* SeinfeldIsUnfunny: Suffice it to say that most modern students who read the book in high school today (in a day and age where societal norms have changed) cannot see what the big deal is or why ''anyone'' would be so willing to accept a punishment the way Hester did. (Comparing did (comparing English Lit and History is rarely suggested.)



** Roger Chillingworth. He is portrayed as wickedly and disturbingly obsessed, though Hester does note that she shouldn't have wronged him in the first place. He does little or nothing objectively bad (somewhat depending on interpretation). He has done a lot of good things though: at great personal risk he has learned medicine from the Indians and uses it for the benefit of the community. He forgives Hester, even saying that her infidelity was mostly his fault, and medicates Pearl. He also lets her go, despite the fact that apparently he still loves her. He helps the man he suspects is the man who cuckolded him, even Dimmesdale admits that Chillingworth saved his life. Chillingworth correctly insists that Dimmesdale needs to fess up to whatever is on his conscience to truly regain his health. Yet everyone, including, the narrator, Dimmesdale, Hester and Chillingworth himself assumes he does all of these things for the worst reasons.
** Pearl. The public, and even Hester at times, in the book sees her as a product of sin. The fact that she is a child of a single mother, shunned by the community as well as mentioning that she could have had a better life if Hester just leave the village make her more sympathetic than she was probably intended to be. Many readers also think that she is a girl misunderstood by the whole community (who take every little "bad" thing she does and connects it to her being an illegitimate child) and brought up by a mother too distracted by her guilt to discipline her.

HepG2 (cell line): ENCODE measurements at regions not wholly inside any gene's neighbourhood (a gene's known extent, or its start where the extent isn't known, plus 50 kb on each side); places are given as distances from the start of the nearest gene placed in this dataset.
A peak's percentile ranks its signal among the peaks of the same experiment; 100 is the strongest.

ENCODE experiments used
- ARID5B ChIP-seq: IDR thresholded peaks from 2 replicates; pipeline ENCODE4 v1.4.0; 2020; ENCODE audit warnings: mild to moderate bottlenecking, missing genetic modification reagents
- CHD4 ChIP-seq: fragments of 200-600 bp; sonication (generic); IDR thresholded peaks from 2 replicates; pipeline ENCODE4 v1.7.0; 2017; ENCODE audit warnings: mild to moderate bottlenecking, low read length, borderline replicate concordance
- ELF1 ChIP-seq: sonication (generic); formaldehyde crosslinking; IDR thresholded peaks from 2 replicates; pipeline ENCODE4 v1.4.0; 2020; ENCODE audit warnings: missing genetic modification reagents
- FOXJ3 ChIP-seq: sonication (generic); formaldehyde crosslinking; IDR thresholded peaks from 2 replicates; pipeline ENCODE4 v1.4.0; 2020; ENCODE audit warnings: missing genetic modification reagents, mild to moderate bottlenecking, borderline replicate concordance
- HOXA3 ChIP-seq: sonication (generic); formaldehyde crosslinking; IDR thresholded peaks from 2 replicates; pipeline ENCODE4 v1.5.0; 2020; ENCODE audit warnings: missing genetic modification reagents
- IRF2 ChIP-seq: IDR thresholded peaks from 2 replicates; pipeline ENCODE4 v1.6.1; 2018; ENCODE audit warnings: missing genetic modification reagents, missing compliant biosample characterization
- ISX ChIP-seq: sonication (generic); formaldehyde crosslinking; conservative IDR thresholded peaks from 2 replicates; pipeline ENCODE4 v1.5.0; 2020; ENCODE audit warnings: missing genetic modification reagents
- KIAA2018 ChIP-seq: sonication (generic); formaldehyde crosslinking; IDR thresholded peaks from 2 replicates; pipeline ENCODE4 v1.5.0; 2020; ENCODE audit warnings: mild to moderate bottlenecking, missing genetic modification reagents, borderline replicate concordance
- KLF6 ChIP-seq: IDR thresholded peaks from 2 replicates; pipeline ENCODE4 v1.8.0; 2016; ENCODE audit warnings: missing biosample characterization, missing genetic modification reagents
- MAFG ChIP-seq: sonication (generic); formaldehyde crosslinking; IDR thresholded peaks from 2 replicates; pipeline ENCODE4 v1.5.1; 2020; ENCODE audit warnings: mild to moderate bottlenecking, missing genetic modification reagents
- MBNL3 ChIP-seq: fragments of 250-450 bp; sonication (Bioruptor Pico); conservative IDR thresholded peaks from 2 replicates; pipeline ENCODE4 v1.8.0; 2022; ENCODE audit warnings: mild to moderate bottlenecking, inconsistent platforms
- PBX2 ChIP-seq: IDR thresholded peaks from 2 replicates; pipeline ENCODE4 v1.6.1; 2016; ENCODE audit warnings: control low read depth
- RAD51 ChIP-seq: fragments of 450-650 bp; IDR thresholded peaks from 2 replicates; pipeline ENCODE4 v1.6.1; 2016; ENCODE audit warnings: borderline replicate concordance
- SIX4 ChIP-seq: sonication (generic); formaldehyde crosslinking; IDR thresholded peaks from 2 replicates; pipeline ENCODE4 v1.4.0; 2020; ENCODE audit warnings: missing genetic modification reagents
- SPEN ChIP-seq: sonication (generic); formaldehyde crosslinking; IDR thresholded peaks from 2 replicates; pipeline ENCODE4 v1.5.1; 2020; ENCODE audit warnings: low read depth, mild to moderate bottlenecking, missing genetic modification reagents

to:

** Roger Chillingworth. He is portrayed as wickedly and disturbingly obsessed, though Hester does note that she shouldn't have wronged him in the first place. He does little or nothing objectively bad (somewhat depending on interpretation). He has done a lot of good things though: at great personal risk he has learned medicine from the Indians and uses it for the benefit of the community. He forgives Hester, even saying that her infidelity was mostly his fault, and medicates Pearl. He also lets her go, despite the fact that apparently he still loves her. He helps the man he suspects is the man who cuckolded him, even him-even Dimmesdale admits that Chillingworth saved his life. Chillingworth correctly insists that Dimmesdale needs to fess up to whatever is on his conscience to truly regain his health. Yet everyone, including, including the narrator, Dimmesdale, Hester and Chillingworth himself assumes he does all of these things for the worst reasons.
** Pearl. The public, and even Hester at times, in the book sees her as a product of sin. The fact that she is a child of a single mother, shunned by the community as well as mentioning that she could have had a better life if Hester would just leave the village village, make her more sympathetic than she was probably intended to be. Many readers also think that she is a girl misunderstood by the whole community (who take every little "bad" thing she does and connects it to her being an illegitimate child) and brought up by a mother too distracted by her guilt to discipline her.